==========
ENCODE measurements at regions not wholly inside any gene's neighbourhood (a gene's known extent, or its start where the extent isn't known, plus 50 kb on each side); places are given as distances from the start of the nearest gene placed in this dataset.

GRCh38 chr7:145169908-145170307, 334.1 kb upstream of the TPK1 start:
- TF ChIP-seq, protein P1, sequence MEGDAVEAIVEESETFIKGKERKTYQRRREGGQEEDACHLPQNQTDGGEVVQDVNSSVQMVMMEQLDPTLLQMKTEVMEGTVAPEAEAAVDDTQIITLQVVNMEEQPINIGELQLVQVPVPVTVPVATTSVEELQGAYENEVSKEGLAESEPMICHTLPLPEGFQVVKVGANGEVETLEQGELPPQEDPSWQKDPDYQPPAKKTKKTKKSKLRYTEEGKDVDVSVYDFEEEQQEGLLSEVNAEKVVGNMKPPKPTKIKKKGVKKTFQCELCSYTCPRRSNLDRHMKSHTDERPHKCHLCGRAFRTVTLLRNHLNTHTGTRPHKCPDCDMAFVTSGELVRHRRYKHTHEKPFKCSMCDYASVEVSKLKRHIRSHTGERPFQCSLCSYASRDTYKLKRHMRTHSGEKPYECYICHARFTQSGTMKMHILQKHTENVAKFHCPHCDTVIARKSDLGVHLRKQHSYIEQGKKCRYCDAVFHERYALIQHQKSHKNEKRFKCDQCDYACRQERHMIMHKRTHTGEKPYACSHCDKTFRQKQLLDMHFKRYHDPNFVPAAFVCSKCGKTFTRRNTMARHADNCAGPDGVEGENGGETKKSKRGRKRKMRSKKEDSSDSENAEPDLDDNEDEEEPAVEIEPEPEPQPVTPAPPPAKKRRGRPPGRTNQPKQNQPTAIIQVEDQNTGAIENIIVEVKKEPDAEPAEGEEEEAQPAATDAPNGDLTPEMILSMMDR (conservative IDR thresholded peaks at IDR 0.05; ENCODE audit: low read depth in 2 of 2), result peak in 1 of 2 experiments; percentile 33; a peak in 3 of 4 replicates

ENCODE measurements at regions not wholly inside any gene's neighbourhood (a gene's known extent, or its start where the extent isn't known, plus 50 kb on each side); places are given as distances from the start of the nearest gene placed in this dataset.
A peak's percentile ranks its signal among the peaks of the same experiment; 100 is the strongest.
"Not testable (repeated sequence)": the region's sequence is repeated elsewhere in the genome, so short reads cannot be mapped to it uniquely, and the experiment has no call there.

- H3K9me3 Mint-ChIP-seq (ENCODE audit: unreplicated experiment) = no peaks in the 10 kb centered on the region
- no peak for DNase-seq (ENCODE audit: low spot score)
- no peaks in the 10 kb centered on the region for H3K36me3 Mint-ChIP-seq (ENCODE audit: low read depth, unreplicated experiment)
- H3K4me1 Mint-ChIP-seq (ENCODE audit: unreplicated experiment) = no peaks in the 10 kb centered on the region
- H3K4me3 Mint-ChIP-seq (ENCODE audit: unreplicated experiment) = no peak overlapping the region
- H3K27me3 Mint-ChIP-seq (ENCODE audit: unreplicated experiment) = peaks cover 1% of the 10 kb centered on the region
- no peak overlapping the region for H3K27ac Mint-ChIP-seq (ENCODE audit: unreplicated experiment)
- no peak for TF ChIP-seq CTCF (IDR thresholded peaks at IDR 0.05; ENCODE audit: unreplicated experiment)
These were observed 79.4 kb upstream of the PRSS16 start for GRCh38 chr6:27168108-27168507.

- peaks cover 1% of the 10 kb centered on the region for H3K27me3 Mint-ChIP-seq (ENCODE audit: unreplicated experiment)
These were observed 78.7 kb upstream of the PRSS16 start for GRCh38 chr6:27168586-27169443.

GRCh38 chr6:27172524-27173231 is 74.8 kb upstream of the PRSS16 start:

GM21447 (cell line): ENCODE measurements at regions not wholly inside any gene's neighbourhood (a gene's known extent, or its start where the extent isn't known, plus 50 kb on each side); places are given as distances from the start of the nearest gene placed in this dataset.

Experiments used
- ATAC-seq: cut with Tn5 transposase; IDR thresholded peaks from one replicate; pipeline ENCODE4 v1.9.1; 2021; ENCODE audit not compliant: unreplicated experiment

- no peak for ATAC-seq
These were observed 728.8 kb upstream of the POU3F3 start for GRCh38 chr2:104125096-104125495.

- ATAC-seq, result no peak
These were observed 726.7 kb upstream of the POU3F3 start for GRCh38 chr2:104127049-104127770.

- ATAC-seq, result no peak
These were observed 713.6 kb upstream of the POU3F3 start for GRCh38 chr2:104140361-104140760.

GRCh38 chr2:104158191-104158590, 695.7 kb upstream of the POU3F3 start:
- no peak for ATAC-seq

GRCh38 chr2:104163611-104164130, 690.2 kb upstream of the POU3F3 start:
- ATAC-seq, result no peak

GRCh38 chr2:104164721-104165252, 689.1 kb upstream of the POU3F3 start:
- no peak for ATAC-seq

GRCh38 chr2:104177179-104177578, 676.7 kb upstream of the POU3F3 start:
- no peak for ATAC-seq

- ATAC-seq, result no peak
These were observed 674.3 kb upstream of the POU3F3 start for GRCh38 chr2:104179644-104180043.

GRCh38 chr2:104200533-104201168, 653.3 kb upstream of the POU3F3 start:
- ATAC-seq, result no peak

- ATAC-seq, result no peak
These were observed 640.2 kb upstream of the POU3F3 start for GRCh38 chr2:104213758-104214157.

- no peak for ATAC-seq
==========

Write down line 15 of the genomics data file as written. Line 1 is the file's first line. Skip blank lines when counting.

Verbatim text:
These were observed 79.4 kb upstream of the PRSS16 start for GRCh38 chr6:27168108-27168507.